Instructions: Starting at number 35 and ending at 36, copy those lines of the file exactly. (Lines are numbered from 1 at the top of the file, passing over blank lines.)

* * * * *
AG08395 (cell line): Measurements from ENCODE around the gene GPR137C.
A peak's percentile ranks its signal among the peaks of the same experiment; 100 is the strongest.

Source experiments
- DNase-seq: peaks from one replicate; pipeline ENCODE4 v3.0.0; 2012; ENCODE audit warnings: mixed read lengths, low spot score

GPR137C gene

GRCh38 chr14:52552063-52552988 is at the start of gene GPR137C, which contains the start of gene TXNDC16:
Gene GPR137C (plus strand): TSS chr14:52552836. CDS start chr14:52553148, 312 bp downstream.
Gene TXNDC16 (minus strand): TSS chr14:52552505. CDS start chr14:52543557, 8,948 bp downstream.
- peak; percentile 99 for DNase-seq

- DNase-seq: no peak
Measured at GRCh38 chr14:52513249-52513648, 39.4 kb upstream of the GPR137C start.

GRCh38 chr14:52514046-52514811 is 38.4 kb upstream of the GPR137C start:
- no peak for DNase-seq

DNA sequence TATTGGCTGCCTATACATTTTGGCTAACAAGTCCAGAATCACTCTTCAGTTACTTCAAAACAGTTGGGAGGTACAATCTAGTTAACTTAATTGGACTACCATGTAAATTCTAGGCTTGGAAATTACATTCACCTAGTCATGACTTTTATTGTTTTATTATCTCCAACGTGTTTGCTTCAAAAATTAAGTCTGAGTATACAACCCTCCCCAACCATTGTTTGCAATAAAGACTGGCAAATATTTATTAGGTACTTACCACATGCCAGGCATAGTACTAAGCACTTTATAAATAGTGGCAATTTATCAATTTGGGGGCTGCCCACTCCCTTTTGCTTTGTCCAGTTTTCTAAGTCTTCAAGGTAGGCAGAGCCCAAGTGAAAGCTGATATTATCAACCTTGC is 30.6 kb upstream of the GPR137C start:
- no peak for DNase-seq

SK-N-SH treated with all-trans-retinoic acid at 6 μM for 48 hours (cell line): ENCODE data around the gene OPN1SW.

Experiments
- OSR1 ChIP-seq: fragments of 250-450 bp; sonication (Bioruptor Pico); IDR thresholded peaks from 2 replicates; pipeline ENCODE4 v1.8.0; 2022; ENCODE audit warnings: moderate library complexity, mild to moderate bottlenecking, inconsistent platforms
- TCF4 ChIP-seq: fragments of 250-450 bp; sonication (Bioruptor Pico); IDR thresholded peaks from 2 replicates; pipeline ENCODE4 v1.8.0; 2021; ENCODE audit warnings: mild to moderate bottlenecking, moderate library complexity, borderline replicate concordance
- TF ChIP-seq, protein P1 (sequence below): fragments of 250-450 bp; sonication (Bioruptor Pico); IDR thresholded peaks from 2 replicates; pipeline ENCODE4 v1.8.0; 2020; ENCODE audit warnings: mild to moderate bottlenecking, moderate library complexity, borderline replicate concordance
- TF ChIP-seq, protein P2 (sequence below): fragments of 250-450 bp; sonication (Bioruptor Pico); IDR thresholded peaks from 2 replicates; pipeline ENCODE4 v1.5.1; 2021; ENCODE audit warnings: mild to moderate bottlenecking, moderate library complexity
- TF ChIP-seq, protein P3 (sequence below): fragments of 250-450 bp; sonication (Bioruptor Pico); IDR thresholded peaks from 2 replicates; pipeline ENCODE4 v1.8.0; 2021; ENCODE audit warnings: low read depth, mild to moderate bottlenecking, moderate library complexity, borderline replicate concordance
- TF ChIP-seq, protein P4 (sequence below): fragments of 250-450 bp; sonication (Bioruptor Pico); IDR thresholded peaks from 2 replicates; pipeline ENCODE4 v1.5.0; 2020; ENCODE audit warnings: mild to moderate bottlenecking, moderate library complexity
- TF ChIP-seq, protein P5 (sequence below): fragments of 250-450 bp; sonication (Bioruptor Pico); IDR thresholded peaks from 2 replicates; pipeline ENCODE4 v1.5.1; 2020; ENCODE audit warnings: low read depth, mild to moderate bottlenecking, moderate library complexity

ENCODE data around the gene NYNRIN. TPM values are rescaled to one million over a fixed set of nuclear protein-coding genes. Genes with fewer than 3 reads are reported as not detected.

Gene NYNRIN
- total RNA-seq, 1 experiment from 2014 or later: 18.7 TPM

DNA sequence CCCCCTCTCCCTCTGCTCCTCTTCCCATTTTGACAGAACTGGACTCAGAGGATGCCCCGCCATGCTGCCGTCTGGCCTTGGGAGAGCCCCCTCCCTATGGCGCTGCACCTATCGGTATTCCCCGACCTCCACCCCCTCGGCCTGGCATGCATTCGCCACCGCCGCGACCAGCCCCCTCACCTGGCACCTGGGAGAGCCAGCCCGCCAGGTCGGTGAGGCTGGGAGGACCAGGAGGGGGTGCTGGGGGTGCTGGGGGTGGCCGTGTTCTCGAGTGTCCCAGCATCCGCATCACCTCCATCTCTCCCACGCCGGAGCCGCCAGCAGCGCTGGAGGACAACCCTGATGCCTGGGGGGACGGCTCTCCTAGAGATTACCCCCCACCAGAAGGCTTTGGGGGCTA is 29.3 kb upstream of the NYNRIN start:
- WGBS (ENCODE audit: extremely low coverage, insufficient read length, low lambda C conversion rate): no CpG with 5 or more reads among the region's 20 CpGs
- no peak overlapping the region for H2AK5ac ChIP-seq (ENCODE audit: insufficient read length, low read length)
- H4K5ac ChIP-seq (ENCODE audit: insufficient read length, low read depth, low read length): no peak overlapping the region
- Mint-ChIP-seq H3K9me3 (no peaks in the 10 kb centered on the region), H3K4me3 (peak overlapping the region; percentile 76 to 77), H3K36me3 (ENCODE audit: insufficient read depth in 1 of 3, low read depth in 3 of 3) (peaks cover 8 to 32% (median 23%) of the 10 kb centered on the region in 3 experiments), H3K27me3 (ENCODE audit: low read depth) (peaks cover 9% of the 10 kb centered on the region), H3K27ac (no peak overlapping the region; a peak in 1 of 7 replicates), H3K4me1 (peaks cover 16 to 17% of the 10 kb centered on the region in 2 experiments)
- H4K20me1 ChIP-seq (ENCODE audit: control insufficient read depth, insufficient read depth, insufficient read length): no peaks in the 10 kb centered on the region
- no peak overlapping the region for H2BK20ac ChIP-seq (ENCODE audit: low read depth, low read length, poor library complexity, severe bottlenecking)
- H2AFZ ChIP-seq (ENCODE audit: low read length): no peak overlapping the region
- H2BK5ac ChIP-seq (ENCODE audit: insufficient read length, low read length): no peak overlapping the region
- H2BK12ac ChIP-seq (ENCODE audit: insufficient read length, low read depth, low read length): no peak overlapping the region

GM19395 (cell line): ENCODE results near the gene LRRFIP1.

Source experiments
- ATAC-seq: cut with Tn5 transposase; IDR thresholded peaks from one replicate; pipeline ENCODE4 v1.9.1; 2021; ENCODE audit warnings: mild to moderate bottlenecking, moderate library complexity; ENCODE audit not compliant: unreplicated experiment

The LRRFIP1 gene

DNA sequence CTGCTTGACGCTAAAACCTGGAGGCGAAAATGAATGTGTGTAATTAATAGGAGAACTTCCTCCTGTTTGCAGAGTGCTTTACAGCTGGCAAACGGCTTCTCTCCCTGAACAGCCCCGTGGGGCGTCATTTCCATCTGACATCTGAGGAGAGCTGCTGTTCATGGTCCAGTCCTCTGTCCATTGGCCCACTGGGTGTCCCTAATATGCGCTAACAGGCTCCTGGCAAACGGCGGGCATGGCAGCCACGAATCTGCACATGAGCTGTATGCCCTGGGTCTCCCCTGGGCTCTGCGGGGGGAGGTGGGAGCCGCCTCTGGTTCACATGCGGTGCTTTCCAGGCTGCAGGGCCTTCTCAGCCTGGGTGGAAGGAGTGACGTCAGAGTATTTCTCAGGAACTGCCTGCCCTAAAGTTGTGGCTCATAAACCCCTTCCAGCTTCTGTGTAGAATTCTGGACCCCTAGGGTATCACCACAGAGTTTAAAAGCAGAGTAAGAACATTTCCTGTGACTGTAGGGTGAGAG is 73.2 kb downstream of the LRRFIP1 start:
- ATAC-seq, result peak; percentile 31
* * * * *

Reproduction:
- H2AFZ ChIP-seq (ENCODE audit: low read length): no peak overlapping the region
- H2BK5ac ChIP-seq (ENCODE audit: insufficient read length, low read length): no peak overlapping the region